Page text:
The boys and I have spent the last week talking about karma.
The talks come after I lose my driver’s license. I’d tucked the license into my back pocket under the misguided impression that I might get carded at the Cyclones game. I never was. Not even a pity card. (Honestly, that hurt more than losing the license.)
When I realize it’s gone, I boldly announce to my family that instead of replacing it I plan to wait and see if a nice stranger finds it and returns it.
“It’s pretty easy to get a new one,” says Chaz, my man of little faith.
“I’m optimistic,” I smile back.
Instead of focusing on my lost license, the boys and I concentrate our efforts on being kind. We talk about unbroken circles, how kindness begets kindness, how simple kindnesses freely given bolster someone else to pay it forward.
“Like if you do nice stuff to other people, they will do nice stuff, too,” A. explains.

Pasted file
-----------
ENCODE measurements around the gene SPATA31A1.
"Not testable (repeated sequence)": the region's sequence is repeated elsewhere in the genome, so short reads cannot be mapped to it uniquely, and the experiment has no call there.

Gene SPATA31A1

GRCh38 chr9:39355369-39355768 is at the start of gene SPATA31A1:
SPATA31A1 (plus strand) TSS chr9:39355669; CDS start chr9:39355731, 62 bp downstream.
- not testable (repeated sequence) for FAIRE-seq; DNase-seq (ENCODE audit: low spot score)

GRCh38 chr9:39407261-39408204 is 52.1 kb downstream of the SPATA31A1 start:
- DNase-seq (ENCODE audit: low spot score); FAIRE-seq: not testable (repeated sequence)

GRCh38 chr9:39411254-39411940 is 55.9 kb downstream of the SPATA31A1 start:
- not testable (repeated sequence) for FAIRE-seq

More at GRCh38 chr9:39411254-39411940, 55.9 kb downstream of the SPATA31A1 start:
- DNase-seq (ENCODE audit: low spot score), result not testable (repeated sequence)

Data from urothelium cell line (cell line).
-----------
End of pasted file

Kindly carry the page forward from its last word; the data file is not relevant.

The discussions come during a week that NPR releases results from a new study on kindness. Canadian scientists working with fourth and fifth grade students report that kids who find opportunities to be intentionally kind to others are more likely to be accepted by their peers.
This may seem like a no-brainer; Kids want to be around kids who are nice to them. Scientists argue it’s more than that. They hypothesis intentional kindness lowers instances of bullying and increases self-confidence and self-esteem.
Put another tally in the kindness column. Kindness wins again.
Six days after losing my license, I receive a phone call telling me a stranger has left my license at the US Bank Arena security office for me to pick up.
“Boys,” I say, slipping my license back into the protective plastic of my wallet. “That is what you call karma.”